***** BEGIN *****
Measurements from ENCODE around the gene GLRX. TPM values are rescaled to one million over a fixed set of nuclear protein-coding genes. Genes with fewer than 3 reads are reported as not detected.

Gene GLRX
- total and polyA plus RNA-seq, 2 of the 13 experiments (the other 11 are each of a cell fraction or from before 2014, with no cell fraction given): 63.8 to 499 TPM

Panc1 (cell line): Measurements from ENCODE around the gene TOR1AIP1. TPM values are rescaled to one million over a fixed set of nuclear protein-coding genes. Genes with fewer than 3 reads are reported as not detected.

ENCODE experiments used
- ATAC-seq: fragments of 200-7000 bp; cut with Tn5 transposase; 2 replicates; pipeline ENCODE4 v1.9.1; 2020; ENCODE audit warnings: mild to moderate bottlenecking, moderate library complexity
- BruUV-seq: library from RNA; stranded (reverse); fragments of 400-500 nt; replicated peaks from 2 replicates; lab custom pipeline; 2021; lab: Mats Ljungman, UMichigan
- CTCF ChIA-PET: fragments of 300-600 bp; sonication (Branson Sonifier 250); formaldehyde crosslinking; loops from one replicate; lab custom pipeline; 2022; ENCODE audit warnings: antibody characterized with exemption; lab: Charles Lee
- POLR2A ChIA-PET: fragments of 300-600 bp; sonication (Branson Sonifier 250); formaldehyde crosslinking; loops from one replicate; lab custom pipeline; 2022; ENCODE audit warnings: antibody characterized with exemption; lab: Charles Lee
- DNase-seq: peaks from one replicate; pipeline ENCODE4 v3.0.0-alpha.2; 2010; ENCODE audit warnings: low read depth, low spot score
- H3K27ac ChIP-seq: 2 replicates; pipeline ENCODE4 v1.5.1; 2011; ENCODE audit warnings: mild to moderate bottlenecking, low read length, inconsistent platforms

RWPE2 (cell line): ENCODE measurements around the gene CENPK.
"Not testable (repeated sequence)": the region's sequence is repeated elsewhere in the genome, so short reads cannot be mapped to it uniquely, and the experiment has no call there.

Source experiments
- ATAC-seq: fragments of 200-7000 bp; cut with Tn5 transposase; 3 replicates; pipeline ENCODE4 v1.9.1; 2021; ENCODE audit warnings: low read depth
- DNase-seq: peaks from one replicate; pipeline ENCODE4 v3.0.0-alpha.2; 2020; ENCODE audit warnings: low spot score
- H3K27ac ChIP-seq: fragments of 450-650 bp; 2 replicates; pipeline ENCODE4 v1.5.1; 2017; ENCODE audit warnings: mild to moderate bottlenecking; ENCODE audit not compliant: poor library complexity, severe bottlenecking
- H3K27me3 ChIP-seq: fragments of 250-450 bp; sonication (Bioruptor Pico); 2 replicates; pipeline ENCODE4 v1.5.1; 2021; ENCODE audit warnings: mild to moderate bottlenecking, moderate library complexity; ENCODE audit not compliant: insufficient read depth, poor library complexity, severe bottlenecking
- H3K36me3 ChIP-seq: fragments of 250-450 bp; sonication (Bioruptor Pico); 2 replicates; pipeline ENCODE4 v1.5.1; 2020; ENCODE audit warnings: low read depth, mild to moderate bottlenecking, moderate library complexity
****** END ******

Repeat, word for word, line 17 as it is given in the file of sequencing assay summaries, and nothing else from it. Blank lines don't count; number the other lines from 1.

- H3K27ac ChIP-seq: fragments of 450-650 bp; 2 replicates; pipeline ENCODE4 v1.5.1; 2017; ENCODE audit warnings: mild to moderate bottlenecking; ENCODE audit not compliant: poor library complexity, severe bottlenecking